Diversity and Belonging in an International Context

As an international school home to families of 30+ different nationalities that celebrates language and culture all year round, it might seem that diversity is inherent to an INTL* education.

However, as our faculty/staff learned from Dr. Derrick Gay – an internationally-recognized educational consultant on issues of diversity and inclusion, cultural competency, and global citizenship – international schools often have unique blind spots and challenges when it comes to these topics.

DSC_0817This year, we were honored to welcome Dr. Gay to INT'L for two days of professional development – one day in August before the start of school, and one day during Thanksgiving break (he will be returning again for a third day in March). Dr. Gay’s focus on curating global citizenship and his work with international schools around the world made him the perfect choice to lead our own reflections on diversity, equity, and belonging.

Including Everyone in the Discussion

To begin, Dr. Gay introduced us to the concept of the “double-edged sword of diversity” (check out his TED talk on the subject here). In the United States, we often conceptualize diversity as dividing us into “diverse people” (those from minority and historically marginalized communities) and “normal people.” This framing can be counterproductive, as those who are deemed “not diverse” may feel the topic is not meaningful or relevant for them.

Instead, Dr. Gay works to reframe “diverse” back to its original meaning – “difference.” In this sense, each of us is “diverse” in our own way, each contributing to the diverse makeup of the community, and each having a stake in working to create an equitable environment both at INT'L and the world at large.

Aren’t We Already International?

Going into our training, many of us had the attitude, “we might need to study issues of diversity, inclusion, and belonging to prepare our students for the world outside of INT'L, but here at school, everyone is already included and accepted!”

However, as Dr. Gay explained, one of the most common obstacles to diversity work at international schools is the belief that no work needs to be done!

DSC_0782At international schools, students often have very complex identities (for example: an American girl with parents from Japan and Germany, who speaks Japanese and German at home and English and Chinese at school).

Because international school students are already taught to value diversity, conflict around identity will often express itself in more subtle ways. For example, a diverse group of friends may engage in identity-based jokes that are “all in good fun” but that may privately bother a student. At a school like INT'L, teachers need to look for the subtler stereotyping students engage in, instead of only stepping in when conflict is more obvious.

Dr. Gay also taught us that although many parents and teachers believe that young children are “color-blind” and unaware of difference in identity characteristics (race/ethnicity, family makeup, gender, social class and religion), research actually shows the opposite. Even young children see differences among their peers, and perceive how these differences are judged and treated by our culture.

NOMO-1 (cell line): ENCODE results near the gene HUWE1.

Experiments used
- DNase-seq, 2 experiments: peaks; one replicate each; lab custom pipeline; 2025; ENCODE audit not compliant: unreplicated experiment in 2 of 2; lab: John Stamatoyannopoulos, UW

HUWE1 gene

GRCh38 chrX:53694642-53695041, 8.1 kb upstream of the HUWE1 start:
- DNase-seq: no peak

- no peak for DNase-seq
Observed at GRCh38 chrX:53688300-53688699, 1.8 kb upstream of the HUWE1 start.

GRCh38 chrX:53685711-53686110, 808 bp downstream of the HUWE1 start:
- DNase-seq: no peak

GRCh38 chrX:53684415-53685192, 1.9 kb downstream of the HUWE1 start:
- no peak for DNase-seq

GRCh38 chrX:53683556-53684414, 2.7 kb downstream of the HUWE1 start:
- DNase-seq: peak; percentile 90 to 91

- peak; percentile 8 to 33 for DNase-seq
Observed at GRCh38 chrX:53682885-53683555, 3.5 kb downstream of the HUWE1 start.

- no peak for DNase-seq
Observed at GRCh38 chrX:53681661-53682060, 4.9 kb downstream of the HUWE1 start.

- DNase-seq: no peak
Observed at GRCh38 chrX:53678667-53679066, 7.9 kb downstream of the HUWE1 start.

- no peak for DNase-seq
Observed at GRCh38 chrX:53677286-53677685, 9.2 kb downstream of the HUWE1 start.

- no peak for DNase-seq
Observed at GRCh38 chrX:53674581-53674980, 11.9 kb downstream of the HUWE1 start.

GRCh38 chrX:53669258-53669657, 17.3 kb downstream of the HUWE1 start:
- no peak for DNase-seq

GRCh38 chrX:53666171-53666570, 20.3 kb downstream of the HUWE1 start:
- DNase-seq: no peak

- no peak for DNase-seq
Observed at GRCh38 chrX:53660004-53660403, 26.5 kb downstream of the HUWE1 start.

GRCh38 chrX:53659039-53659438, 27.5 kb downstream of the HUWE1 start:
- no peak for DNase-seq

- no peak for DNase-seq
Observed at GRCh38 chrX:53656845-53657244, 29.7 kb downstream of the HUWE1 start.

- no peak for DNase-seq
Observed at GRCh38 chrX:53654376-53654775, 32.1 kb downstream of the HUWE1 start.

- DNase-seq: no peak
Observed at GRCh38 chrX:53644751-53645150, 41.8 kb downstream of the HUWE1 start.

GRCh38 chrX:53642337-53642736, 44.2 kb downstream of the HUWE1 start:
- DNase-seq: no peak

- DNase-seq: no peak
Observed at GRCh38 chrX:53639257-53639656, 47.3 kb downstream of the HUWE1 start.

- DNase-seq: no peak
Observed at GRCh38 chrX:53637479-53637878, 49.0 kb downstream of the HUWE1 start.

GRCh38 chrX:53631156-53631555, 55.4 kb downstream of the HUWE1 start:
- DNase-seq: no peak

As a result, Dr. Gay advises that discussions of identity, stereotypes, and difference should start early both in the classroom and at home – ignoring the issues only perpetuates stereotypes.

Diversity/Belonging in the Classroom – The Importance of “Mirrors and Windows”

One important aspect of creating an equitable classroom is ensuring that diverse identity groups are represented throughout the curriculum.

“If you can’t see it, you can’t be it.” Research has shown that it is essential for all students to see themselves reflected in their schoolwork. For example, if girls are exposed to women succeeding in a STEM field, they will be more likely to believe they can succeed in science, math, and engineering themselves.

Books, as Dr. Gay explained, are powerful tools for representation that can serve as both “mirrors and windows” for students. A book is a “mirror” when it reflects a student’s own culture/identity. A book is also a “window” into the world, allowing students to learn about the lives of others.

It is critical that all students, no matter their identity, are exposed to books that serve as both mirrors and windows, showing them the world and showing them a reflection of themselves. Our faculty has begun to examine the literature we use in the classroom to evaluate how well it reflects our diverse student body and see how we can improve going forward. 

“Mirrors and windows” pave the way to a positive sense of identity and self-confidence, as well as empathy for others. As educators, we have the ability to create these mirrors and windows for our students. Our professional development with Dr. Gay this year has helped us become even more aware of the importance of fostering an educational community that fully embraces and reflects all its members.

For more insight into our diversity, equity, and inclusion initiatives at INT'L, and more detail on how we are incorporating these lessons into our curriculum, look for updates in our 2020 printed newsletter!

*In 2020, the International School of the Peninsula (ISTP) formally changed its name to Silicon Valley International School (INTL) to better reflect its bilingual programs, location, and international values.